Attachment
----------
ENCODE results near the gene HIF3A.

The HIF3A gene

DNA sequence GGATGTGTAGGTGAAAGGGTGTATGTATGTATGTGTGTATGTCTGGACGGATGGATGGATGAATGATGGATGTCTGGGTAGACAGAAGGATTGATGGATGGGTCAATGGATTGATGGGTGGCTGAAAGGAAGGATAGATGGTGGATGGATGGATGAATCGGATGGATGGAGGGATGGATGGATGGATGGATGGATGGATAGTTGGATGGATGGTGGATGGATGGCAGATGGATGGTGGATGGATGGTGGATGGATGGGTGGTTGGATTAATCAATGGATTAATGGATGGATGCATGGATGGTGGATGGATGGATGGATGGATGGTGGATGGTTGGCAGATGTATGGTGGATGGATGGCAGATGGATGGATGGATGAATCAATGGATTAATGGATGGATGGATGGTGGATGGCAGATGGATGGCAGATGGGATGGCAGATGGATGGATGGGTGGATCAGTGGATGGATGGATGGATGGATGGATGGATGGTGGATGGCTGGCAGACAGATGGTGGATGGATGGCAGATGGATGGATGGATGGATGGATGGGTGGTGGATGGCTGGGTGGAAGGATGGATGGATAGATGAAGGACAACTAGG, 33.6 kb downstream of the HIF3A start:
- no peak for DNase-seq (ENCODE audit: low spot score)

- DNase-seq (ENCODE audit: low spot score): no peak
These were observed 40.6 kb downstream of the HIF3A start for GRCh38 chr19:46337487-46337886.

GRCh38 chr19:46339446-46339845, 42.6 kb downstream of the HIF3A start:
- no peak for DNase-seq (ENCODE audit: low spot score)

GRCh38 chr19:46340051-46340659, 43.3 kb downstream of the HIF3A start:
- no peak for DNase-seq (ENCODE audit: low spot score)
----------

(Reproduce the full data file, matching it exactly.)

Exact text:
ENCODE results near the gene HIF3A.

The HIF3A gene

DNA sequence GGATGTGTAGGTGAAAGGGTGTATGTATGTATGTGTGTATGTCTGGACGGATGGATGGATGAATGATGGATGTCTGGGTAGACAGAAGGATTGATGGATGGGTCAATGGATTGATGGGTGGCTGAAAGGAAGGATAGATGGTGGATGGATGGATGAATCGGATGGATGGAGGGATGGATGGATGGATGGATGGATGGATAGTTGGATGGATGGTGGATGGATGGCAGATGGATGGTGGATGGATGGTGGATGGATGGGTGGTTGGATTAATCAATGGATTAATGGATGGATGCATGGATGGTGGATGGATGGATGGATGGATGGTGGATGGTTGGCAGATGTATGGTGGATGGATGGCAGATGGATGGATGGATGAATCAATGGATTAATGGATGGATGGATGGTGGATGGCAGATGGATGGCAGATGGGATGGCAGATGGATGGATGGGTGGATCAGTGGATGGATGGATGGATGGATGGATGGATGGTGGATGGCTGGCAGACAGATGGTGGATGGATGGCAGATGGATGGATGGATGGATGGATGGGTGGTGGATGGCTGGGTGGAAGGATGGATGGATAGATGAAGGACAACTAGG, 33.6 kb downstream of the HIF3A start:
- no peak for DNase-seq (ENCODE audit: low spot score)

- DNase-seq (ENCODE audit: low spot score): no peak
These were observed 40.6 kb downstream of the HIF3A start for GRCh38 chr19:46337487-46337886.

GRCh38 chr19:46339446-46339845, 42.6 kb downstream of the HIF3A start:
- no peak for DNase-seq (ENCODE audit: low spot score)

GRCh38 chr19:46340051-46340659, 43.3 kb downstream of the HIF3A start:
- no peak for DNase-seq (ENCODE audit: low spot score)